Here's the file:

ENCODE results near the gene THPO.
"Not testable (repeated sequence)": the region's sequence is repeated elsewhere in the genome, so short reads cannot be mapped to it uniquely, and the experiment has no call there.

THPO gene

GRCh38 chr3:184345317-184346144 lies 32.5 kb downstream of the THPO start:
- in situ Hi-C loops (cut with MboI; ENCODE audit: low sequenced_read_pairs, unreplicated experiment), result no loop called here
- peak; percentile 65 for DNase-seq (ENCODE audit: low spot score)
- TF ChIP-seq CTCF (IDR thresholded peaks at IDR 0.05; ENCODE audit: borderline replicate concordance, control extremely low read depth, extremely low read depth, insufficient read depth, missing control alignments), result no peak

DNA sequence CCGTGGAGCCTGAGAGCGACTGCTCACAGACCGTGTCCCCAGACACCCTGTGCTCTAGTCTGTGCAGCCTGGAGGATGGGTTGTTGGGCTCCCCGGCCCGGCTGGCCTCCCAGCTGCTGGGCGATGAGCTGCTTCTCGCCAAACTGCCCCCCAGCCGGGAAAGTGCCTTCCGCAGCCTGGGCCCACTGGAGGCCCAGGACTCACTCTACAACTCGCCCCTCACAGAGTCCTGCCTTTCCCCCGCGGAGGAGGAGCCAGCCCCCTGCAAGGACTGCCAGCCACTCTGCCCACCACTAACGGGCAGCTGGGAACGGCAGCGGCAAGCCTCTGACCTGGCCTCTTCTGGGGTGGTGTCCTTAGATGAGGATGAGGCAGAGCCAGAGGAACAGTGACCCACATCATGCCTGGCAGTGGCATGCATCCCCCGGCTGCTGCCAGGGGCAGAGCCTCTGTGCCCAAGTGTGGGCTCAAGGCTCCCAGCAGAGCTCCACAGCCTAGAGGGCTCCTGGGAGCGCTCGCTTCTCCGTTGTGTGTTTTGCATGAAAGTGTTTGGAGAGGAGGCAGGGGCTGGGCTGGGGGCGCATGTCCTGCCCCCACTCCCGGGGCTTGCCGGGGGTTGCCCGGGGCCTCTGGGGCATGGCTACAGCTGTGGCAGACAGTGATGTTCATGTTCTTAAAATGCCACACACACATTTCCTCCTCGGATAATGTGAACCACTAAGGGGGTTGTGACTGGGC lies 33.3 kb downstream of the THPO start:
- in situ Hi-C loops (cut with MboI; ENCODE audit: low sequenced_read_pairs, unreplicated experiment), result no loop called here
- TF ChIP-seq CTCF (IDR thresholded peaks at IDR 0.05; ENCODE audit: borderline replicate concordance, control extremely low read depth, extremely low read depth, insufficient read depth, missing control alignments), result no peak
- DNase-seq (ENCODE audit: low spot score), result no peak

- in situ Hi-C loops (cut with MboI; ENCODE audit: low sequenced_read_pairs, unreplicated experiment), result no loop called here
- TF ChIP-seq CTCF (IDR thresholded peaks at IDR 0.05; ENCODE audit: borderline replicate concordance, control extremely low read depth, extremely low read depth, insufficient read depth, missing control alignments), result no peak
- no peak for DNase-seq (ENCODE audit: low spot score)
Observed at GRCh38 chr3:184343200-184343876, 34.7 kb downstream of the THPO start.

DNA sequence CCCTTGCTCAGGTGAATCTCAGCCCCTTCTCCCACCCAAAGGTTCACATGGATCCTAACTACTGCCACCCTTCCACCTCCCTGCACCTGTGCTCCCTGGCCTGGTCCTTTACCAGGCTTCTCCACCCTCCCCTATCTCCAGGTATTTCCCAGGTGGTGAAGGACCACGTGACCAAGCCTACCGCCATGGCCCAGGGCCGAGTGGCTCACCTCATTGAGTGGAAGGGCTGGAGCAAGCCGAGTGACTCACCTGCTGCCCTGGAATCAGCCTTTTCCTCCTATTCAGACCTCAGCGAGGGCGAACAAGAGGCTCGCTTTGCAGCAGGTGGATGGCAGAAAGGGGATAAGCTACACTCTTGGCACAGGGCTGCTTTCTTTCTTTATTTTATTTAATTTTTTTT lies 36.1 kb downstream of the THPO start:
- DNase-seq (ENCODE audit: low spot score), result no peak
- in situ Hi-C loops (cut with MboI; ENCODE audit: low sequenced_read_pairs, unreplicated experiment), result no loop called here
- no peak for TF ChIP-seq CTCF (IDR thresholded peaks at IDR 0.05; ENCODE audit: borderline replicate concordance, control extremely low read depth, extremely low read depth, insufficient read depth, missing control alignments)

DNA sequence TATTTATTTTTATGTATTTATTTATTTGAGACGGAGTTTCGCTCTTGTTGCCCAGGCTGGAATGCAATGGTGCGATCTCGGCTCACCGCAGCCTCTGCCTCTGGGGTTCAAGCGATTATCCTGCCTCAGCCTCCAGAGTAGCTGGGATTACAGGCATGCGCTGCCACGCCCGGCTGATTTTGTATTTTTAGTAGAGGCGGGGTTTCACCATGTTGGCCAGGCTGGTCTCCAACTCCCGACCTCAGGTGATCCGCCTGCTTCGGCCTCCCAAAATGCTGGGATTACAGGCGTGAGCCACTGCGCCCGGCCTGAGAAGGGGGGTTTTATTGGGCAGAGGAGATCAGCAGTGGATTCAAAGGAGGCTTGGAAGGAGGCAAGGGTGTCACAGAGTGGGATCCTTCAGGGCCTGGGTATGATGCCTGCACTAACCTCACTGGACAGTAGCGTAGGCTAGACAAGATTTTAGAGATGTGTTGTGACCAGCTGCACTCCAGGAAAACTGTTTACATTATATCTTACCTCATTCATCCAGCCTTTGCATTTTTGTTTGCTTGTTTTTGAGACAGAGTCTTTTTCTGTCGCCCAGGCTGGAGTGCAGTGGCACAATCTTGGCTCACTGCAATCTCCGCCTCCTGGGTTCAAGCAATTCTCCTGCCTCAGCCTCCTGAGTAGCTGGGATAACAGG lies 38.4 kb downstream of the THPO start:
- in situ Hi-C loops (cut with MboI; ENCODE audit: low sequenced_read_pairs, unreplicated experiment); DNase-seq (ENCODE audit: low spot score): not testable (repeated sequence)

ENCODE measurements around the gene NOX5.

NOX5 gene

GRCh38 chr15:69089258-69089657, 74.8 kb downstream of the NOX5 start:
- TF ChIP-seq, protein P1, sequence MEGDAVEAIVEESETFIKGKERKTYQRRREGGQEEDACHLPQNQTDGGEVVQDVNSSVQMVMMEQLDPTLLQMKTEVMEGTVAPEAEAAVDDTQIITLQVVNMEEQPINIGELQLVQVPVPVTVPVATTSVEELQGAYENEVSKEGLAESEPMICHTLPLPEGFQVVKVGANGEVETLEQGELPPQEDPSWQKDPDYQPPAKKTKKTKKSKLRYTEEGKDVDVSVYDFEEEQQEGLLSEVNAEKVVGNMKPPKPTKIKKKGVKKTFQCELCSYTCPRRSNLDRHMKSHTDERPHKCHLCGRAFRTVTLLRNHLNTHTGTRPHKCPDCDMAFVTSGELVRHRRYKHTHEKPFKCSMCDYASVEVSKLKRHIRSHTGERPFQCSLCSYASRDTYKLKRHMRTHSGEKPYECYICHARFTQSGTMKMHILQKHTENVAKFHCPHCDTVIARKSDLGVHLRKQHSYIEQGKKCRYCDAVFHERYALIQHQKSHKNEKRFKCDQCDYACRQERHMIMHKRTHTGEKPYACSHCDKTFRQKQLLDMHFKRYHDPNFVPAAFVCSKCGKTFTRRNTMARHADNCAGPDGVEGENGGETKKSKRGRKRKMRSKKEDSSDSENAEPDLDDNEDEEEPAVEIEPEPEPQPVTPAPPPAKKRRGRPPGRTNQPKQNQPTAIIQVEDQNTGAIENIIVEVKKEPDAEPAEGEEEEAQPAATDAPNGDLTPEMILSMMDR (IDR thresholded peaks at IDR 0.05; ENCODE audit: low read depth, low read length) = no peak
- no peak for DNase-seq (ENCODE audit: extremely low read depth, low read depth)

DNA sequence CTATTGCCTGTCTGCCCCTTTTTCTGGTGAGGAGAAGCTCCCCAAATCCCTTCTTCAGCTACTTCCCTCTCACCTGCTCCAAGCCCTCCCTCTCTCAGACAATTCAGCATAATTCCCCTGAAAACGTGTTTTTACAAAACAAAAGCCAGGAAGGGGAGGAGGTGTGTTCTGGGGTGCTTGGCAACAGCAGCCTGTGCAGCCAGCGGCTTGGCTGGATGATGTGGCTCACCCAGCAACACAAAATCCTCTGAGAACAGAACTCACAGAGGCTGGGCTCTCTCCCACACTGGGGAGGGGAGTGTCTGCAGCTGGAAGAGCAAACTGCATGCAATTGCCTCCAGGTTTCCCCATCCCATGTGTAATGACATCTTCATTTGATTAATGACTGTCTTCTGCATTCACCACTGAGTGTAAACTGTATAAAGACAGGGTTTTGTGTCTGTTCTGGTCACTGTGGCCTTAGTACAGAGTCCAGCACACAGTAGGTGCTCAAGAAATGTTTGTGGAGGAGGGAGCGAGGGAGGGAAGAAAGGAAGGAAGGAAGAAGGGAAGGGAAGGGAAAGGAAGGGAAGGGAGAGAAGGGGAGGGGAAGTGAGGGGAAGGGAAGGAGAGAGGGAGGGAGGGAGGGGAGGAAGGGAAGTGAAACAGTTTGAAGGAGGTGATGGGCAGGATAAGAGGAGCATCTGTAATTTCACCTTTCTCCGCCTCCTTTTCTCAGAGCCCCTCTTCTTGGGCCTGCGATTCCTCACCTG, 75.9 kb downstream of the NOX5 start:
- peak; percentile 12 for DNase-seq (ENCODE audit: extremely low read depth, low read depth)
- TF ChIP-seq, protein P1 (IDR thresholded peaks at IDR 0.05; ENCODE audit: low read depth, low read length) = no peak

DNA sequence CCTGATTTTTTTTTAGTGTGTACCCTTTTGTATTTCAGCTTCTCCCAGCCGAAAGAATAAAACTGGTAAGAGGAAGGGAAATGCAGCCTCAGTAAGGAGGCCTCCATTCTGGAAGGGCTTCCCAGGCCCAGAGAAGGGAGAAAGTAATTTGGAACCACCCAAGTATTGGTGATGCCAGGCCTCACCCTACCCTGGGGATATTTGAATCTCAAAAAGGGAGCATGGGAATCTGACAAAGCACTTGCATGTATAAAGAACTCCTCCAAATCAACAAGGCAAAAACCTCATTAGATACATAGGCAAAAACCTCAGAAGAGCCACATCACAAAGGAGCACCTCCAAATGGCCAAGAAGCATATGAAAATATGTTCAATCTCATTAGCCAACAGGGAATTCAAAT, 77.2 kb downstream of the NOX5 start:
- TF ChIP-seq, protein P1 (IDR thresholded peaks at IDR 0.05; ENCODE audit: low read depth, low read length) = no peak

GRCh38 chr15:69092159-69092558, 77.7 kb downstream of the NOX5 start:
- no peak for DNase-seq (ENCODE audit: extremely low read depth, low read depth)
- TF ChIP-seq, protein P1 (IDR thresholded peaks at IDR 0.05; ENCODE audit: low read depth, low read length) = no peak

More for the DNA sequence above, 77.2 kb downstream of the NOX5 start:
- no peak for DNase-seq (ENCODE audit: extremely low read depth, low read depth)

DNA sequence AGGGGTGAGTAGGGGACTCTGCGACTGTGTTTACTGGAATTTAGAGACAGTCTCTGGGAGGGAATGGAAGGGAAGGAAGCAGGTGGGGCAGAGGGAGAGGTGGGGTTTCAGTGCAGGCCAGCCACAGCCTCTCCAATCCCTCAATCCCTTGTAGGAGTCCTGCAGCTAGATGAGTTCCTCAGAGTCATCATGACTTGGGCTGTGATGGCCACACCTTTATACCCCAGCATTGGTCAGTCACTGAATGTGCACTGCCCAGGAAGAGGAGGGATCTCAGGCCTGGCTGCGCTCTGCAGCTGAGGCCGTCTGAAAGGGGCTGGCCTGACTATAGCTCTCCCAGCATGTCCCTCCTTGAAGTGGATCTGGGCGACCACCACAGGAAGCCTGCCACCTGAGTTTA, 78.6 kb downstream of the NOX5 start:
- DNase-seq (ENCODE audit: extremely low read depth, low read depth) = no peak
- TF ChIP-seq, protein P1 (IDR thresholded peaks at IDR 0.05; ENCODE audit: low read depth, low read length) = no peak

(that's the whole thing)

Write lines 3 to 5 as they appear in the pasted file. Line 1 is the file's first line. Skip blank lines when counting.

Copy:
THPO gene

GRCh38 chr3:184345317-184346144 lies 32.5 kb downstream of the THPO start:
- in situ Hi-C loops (cut with MboI; ENCODE audit: low sequenced_read_pairs, unreplicated experiment), result no loop called here